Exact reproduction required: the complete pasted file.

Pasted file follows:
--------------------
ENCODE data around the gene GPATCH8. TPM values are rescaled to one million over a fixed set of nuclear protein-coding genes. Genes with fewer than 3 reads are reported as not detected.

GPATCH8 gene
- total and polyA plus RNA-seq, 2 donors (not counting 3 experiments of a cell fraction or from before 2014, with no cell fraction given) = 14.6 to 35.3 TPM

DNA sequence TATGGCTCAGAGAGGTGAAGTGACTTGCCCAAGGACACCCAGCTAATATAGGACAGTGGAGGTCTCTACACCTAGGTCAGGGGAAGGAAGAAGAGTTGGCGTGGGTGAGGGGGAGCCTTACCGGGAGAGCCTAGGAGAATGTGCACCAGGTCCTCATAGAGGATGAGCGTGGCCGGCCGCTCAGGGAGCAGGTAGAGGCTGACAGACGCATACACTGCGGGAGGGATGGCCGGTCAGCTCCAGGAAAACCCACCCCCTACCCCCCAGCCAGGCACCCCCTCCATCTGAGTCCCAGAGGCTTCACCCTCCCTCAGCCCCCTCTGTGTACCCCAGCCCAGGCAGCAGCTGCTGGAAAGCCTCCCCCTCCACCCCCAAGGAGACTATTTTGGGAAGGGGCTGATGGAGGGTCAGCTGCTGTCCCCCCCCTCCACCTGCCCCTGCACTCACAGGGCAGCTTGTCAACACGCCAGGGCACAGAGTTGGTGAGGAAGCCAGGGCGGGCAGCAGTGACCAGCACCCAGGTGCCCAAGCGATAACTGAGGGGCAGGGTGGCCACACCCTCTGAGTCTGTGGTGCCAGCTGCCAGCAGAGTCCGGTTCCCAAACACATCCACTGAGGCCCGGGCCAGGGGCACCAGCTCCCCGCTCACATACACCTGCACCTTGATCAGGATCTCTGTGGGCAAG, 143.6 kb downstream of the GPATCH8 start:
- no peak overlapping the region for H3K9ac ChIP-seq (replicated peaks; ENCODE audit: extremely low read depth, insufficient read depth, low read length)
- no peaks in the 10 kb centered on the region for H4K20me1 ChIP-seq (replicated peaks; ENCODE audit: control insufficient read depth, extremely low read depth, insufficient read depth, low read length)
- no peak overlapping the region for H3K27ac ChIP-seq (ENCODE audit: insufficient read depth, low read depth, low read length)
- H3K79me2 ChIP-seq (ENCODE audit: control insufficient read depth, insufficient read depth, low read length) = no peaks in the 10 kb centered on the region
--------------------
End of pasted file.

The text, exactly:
ENCODE data around the gene GPATCH8. TPM values are rescaled to one million over a fixed set of nuclear protein-coding genes. Genes with fewer than 3 reads are reported as not detected.

GPATCH8 gene
- total and polyA plus RNA-seq, 2 donors (not counting 3 experiments of a cell fraction or from before 2014, with no cell fraction given) = 14.6 to 35.3 TPM

DNA sequence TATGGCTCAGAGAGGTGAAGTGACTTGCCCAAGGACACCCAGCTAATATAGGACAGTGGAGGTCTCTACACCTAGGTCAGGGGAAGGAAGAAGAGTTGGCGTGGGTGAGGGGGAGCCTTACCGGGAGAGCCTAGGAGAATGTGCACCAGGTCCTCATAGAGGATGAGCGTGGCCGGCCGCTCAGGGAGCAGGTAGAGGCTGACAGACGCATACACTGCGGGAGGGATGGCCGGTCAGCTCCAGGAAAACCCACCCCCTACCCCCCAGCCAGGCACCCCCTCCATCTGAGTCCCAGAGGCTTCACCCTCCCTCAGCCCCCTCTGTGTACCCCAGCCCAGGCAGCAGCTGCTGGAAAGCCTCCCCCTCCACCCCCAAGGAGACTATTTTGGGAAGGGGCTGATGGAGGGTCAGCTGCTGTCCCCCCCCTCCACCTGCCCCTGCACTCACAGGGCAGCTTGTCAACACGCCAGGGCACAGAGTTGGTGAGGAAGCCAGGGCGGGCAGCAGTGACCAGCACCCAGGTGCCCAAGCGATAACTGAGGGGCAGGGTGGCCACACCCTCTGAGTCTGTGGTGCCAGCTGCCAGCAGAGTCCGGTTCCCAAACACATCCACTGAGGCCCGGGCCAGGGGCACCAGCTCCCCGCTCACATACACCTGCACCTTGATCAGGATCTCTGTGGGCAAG, 143.6 kb downstream of the GPATCH8 start:
- no peak overlapping the region for H3K9ac ChIP-seq (replicated peaks; ENCODE audit: extremely low read depth, insufficient read depth, low read length)
- no peaks in the 10 kb centered on the region for H4K20me1 ChIP-seq (replicated peaks; ENCODE audit: control insufficient read depth, extremely low read depth, insufficient read depth, low read length)
- no peak overlapping the region for H3K27ac ChIP-seq (ENCODE audit: insufficient read depth, low read depth, low read length)
- H3K79me2 ChIP-seq (ENCODE audit: control insufficient read depth, insufficient read depth, low read length) = no peaks in the 10 kb centered on the region